Halloween Sugar Overload? Maybe Not…

candy overload

I don’t mind candy. Really, I don’t.

I’ve said it before: candy is an identifiable evil around here. We all know it’s junk; we all know if we eat too much it will make us feel like junk. So, we ‘treat’ ourselves with it… we don’t make it a regular part of our day or our diets.

(It’s the junk food masquerading as ‘healthy’ that get’s me concerned… but that’s for another day.)

So, the issue for me today isn’t the candy… the issue is: how can I teach my children that, even in the face of an over-abundance of treats, they can exercise self-control, moderation and even a little gratefulness?

Today on AM Northwest I shared my four easy steps for fending off the sugar overload (and using tonight as a platform for lifelong lessons). They are:


Just like we’re told not to grocery shop on an empty stomach, kids shouldn’t be sent out trick-or-treating on an empty stomach. They need protein and fiber – both of which will keep them feeling fuller, longer.

So, tonight of all nights, make dinner. Throw together a big pot of  hearty bean and vegetable stew that will be warm and filling before they head into the cold night. Make a quick fried quinoa with sausage for them; or, just put out some hardboiled eggs, a plate of fruit, and some salami and cheese! (Filling them up on pasta or heavy cheesy food like pizza is a prime foundation for a stomach ache after the candy is added in.) If they get out with a tummy full of good stuff, it will be easier for them to exercise self-control when they are out and about with a bag of candy in their hand.


Mind the Water! Make sure your kids drink lots of water before heading out the door. (Hydration is the key to suppressing the urge to overindulge – for kids as much as adults!) No sugary drinks – WATER. Often we eat thinking we’re hungry… but we’re really just thirsty. So, keep them hydrated and, again, it will be easier for them to fight off the cravings and use self-control.


When my kids return with their stash, no candy gets eaten until they understand the rules of engagement with the candy: how much they’re allowed to eat, how much they’re allowed to keep, where it will be kept, and where all the leftover candy goes. (And, they always return home to fruit, cheese, and something warm, like apple cider.) They spread out, categorize, horse-trade, and, yes, I even let them eat until they can’t eat anymore. (Funny thing: they usually can’t eat as much as you would think because I’ve already stuffed them full of good food and water. Ha! Mommy wins without even fighting the battle!)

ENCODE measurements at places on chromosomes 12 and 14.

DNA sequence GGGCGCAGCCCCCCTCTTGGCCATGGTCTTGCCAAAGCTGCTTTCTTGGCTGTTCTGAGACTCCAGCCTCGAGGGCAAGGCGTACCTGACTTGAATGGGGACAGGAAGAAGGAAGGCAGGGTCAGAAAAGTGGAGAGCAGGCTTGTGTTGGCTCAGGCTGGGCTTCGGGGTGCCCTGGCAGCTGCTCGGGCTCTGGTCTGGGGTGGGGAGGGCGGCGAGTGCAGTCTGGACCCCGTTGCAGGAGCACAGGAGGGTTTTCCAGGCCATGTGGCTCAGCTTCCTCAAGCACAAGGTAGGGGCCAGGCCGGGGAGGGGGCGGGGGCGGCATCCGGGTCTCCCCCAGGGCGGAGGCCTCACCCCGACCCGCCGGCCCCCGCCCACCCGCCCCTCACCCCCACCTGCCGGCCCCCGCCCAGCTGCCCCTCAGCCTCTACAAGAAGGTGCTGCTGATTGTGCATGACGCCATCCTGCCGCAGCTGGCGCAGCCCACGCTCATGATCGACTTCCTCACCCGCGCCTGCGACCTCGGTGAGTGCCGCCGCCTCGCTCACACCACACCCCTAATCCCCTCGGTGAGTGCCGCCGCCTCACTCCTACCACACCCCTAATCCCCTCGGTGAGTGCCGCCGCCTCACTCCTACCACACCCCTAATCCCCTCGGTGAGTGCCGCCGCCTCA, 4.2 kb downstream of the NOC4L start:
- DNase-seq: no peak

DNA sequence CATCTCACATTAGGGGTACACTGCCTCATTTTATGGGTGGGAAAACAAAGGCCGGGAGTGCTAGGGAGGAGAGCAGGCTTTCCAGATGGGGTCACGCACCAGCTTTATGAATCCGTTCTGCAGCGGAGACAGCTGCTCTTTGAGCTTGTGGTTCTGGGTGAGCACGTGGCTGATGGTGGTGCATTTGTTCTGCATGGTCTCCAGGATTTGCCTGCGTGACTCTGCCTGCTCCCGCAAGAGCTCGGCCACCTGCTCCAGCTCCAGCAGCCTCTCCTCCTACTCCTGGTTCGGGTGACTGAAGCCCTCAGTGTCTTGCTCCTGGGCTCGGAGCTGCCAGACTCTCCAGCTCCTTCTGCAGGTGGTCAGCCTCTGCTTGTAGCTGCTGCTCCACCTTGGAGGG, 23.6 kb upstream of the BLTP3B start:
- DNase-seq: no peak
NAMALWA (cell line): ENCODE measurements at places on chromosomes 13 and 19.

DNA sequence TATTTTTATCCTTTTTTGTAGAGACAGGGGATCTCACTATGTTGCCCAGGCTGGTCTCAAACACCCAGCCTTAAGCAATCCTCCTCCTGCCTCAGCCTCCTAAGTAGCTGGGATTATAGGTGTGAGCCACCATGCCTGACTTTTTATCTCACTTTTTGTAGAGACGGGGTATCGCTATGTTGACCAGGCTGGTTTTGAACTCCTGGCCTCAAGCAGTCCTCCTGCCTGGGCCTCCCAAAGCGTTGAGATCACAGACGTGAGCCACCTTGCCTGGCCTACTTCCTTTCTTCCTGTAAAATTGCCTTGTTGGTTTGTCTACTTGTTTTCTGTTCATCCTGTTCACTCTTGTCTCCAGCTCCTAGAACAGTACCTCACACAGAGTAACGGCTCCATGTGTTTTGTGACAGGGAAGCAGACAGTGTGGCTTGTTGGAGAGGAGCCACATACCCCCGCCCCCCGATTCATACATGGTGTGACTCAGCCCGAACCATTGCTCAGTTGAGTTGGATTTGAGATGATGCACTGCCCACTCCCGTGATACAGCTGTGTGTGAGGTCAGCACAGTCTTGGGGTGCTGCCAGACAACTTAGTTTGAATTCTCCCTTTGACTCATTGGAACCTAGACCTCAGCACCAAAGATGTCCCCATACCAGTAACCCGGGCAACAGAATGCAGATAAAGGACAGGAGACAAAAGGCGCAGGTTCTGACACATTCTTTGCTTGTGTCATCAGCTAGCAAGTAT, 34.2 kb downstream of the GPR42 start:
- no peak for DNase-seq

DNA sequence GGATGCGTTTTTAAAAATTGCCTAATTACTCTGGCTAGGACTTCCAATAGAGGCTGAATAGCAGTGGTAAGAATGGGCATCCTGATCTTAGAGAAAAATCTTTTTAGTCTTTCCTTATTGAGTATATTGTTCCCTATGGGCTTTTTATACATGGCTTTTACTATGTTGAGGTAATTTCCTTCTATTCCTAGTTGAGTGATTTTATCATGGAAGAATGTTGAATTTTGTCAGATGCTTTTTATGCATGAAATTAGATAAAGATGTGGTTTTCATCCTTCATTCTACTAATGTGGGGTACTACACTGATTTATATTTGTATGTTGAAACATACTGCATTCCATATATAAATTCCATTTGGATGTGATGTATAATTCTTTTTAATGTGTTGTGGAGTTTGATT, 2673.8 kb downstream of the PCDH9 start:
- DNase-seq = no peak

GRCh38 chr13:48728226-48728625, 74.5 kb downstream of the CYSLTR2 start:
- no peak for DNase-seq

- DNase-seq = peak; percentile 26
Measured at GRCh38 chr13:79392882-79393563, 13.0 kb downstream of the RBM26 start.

They each get a quart sized bag that they’re allowed to stuff to the brim with their favorites. (Lesson: Discernment.) The think and even agonize a little… but, ultimately, each child walks away with a bag of candy that is theirs and theirs alone.

(SIDE NOTE: I never allow candy in their bedrooms – ever. All the candy stays in the kitchen and they are allowed to pick one ‘treat’ a day (and maybe an extra or two with permission).)

And the extras? The extras become ‘family domain’; we toss everything else in a big plastic container and then….


There are so many things to do with the ‘extra’ candy that doesn’t include eating it:

  • create a beautiful display of candy for an ice cream / froyo topping bar on a family movie night
  • mix chocolates in with dried fruit and nuts for kids snacks
  • create ‘thank you’ bags for your local firefighters, police officers, mail carriers, garbage workers – all those whose service often gets overlooked
  • create ‘you’re a sweet friend’ bags the kids can surprise their friends with over the next couple of months
  • drop the extra off in the teacher’s lounge at school with a little note that says “thank you for all you do”
  • call your dentist / Orthodontist – many will often buy the candy from the kids
  • send it to our troops via Operation Gratitude – again, another way to get our kids thinking about and appreciating those who give their lives for our safety.
  • save it for your gingerbread houses (I can’t wait to tell you about our gingerbread house tradition in December!)

Sound too harsh? I hope not… because it works. It relieves my stress, it keeps us on track as a family. And, believe it or not, I think my kids are happy to have parameters put around this day of over-indulgence – not to mention I think they’re thrilled to know that, while mommy makes them eat quinoa on a regular basis, they’ll never be forbidden a little extra sweetness in their day.

Happy Halloween everyone! Be safe…and here’s the link:


4 Replies to “Halloween Sugar Overload? Maybe Not…”

  1. We’ve noticed that the kids never eat much Halloween dinner because they’re chomping at the bit to get on to trick-or-treating. It’s important to feed them earlier so they’ll eat normally.

    Love the gingerbread house idea!

    1. Yep, great minds think alike, don’t we? We’ll have to do gingerbread houses together this year… you bring your candy, we’ll pull out ours 🙂

  2. I’m loving these ideas! I really like the quart bag and then making an ice cream night later. Thank you for sharing. We’ve got a chicken + spinach salad planned for dinner, so I was halfway there 🙂

    1. Thank you! Yes, the quart bag is a great thing… and it’s surprising how much really fits in one of them! And YUM – I love chicken and spinach 🙂 Great job, mama.

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